The Czech Republic - anglická verze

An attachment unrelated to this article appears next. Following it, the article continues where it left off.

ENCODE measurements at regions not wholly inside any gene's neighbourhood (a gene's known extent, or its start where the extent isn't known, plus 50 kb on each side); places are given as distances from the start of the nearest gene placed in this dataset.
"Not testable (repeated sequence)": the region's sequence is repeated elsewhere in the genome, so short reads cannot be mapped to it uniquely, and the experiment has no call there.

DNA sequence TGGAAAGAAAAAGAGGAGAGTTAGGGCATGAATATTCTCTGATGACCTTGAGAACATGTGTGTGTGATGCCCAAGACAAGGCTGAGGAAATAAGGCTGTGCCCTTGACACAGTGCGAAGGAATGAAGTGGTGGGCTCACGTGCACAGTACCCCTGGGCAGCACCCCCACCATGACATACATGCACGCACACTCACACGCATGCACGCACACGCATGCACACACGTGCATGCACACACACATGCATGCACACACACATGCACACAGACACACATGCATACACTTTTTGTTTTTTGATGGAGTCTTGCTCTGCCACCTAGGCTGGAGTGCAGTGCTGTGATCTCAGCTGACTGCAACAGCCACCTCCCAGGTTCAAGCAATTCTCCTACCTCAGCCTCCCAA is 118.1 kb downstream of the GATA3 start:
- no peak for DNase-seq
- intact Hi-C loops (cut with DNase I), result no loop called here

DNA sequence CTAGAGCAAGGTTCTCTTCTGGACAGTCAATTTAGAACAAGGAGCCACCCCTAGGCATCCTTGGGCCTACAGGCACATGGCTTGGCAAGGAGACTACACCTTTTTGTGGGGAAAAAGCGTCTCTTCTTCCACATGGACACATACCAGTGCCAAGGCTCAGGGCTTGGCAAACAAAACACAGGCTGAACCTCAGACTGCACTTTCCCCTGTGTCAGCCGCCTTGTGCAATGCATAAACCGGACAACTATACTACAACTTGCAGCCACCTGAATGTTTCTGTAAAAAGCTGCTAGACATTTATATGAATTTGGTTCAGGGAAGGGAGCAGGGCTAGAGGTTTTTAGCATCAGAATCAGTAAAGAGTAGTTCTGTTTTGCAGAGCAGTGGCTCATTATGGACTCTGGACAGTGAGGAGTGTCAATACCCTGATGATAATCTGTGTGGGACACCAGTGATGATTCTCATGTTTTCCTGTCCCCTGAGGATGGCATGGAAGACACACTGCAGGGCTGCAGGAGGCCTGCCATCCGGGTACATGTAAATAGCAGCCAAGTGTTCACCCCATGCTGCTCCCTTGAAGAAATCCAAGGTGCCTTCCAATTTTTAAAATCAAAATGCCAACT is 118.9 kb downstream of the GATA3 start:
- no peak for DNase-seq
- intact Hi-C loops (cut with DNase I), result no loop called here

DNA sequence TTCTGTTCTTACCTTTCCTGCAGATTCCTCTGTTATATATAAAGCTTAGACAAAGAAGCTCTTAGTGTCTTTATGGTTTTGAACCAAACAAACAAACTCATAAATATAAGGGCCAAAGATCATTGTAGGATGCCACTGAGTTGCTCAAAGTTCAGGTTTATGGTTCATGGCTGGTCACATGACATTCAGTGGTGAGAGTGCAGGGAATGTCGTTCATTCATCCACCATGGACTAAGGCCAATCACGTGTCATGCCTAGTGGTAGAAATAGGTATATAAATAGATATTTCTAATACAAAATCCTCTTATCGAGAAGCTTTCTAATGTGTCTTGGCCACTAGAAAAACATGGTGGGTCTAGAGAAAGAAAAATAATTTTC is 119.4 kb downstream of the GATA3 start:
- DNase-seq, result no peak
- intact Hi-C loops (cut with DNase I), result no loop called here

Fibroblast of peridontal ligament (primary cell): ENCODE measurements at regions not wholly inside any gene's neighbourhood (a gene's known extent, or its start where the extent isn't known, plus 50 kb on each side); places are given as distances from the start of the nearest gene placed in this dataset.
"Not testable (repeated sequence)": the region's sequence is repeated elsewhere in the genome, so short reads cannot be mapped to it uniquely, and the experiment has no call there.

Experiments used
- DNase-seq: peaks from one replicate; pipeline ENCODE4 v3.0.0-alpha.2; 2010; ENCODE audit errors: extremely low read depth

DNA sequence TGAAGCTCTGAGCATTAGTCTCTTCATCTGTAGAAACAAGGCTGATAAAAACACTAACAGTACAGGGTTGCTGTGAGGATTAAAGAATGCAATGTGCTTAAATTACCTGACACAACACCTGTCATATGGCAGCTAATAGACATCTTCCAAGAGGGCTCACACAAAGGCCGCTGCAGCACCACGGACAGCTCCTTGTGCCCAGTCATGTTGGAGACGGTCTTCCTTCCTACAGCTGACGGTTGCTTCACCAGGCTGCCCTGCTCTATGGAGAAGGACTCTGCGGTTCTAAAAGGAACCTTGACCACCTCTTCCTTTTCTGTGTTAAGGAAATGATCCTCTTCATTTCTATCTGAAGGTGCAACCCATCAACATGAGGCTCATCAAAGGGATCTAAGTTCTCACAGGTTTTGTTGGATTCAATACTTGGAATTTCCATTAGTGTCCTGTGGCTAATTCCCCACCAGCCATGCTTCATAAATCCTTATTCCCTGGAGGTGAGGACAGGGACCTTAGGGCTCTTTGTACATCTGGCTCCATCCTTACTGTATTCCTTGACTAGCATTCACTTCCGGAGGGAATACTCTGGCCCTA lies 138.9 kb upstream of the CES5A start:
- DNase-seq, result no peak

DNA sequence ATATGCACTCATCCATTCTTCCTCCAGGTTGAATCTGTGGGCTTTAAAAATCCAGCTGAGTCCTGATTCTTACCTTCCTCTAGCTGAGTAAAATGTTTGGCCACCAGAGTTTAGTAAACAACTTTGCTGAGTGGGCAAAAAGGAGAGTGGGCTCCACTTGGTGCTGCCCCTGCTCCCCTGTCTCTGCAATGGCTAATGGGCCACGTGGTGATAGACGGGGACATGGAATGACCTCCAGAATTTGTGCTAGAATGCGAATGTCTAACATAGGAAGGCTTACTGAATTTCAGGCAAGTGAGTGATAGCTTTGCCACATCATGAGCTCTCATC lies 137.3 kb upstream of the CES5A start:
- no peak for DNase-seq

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THE CZECH REPUBLIC The Czech Republic is the state which we live, and which most of us were also born. It is our native country. The Czech Republic is situated in Central Europe. It is said that it lies in heart of Europe. The Czech Republic is an inland country. Which its area of 78864km2 it is located in the temperate climatic zone. Our republic has four neighbours. In the north it borders on Poland and in the south on Austria. The shortest border is with Slovakia in the east and the longest with Germany in the west. The Czech Republic has a population of about 10,3 million. Some live in Bohemia, others in Moravia and some in Silesia. The three oldest parts of our republic are Bohemia, Moravia and Silesia. Besides Czechs, Moravians and Selesians, different national minorities live there as well. There are Slovaks, Poles, Germans, Hungarians and Romanies. Prague is the capital of the Czech Republic. It is home to more than 1,2 million people. Mountain ranges form our country´s natural borders. The surface of our country is rather hilly. The Western border is formed by the Krušné Mountains, where the highest peak is called Klínovec (1244 m). The Šumava range, where we can find a lot of swamps, extends to the south. Also two glacial lakes can be found there – Černé and Čertovo. The Šumava range is kown for its original virgin forest. There are a lot of old trees and bushes. It is dangerous for tourists to walk there on their own. The highest mountains in the Czech Republic are the Giant Mountains. That´s where the highest peak in the Czech Republic, Sněžka, is located, reaching a height of 1602 m. The Jizerské Mountains lie on the border with Poland, where the Orlické Mountains are also located. Other mountain ranges visited by tourists are, for example, Beskydy, Hrubý Jeseník and the Little Carpathians along the border with Slovakia. Czech nature can offer tourists much that is of interest. Sandy rocks in Český Ráj or stalactite caves in Moravský Kras are a frequent destination of visitors. The underground rivulet Punkva flows there. The greatest abyss, called Macocha, which is also situated in Moravský Kras, is 138 m deep. The Czech Republic does not have any seacoast, but it has many navigable rivers. Thanks to the Ebe, Morava and Oder we can use the ports of neighbouring countries. The Elbe has its source in the Giant Mountains and leaves our native country at Hřensko. It flows throughout Germany and enters the North Sea. The largest and the most important tributary of the Elbe is the Vltava. Several dams have been built on this river, for example Lipno, Orlík and Slapy. These dams are not only used for the production of electricity, but are in the first place a favourite destination for people, who come here for recreation and amusement. A lot of people spend their holidays or vacations there. Onother important river is the Oder that drains water from our country into the Baltic Sea. The MOrava and its tributary the Dyje flow into the Danube, which flows into the Black Sea. So the Czech Republic is connected to other countries that abut this sea. South Bohemia is known for its large and numerous ponds. Freshwater fish are farmed there, primarily carp. The largest pond, Rožumberk, was artificially created in the 15th and 16th centuries, it covers an area of approximately 479 hectares. The Czech Republic has a large number of spas. Spa services have a long tradition. They are visited by healthy as wellas sick people from our country and from abroad. Among the most famous are Karlovy Vary, Františkovy Lázně , Jánské Lázně. Other important spas can be found in Moravia – Luhačovice and Velké Losiny. The Czech Republic has seventy seven districts (including Prague). Nevertheless, the number of country settlements keeps on increasing. The largest city in the Czech Republic is Prague (1,2 million inhabitants), other large cities are Brno (390 000 inhabitants), Ostrava (330000 inhabitants), Plzeň (175,000 inhabitants), Liberec (101000 inhabitants), Olomouc (106000 inhabitants(, Hradec Králové (100000 inhabitants), Ústí nad Labem (99000 inhabitants), České Budějovice (99000 inhabitants) and Pardubice )95000 inhabitants). Our country is rich in minerals. Black and brown coal, lignite, sand for glass-making, etc., are mined there. Traditionally the main industrial area has been located in the northern part of the country. After the year 1948 industry developed in the southern and castern regions as well. Among the prominent industrial cities are Prague, Brno, Ostrava, Kladno, Plzeň, Sokolov, Karlovy Vary, Most, LItvínov, Chomutov, Teplice, Ústí nad Labem, etc. Fuel and energy industries are very well developed in the Czech Republic. To produce energy, thermal power stations (e.g. Tušimice, Chvaletice, Počerady, Mělník), nuclear power plants (Dukovany and Temelín) and hydroelectric power plants (Lipno, Orlík, Slapy, Dalešice) are used. Other industries include mettalurgy (Ostrava, Kladno areas), the machine tool industries(Brno, Plzeň, Prague), chemical industry (Litvínov, Ústí nad LAbem), building industry, consumer industry, food industry, and other sorts of industry. Czech beer brewing (Plzeň) and wine making (South Moravia) have a long tradition and popularity both at home and abroad. The lowlands are important for agriculture and crop farming. The most extensive Czech lowland is Polabská. ¨The land along the banks of the river Morava is very fertile. Agricultural production serves to feed the people of the republic. Our country is self-sufficient in food production. In the lowlands the following heat-loving crops are grown – sugar beet, sunflowers, sweet corn, fruits and vegetables. Poultry is also kept there. In the more elevated areas turnips, barley and wheat are grown. In the highlands mainly potatoes and some types of grain (rye and oats) are grown. Pigs and sheep are bred here. In mountain areas highland cattle are reared. The most frequently used form of transportation is by rail and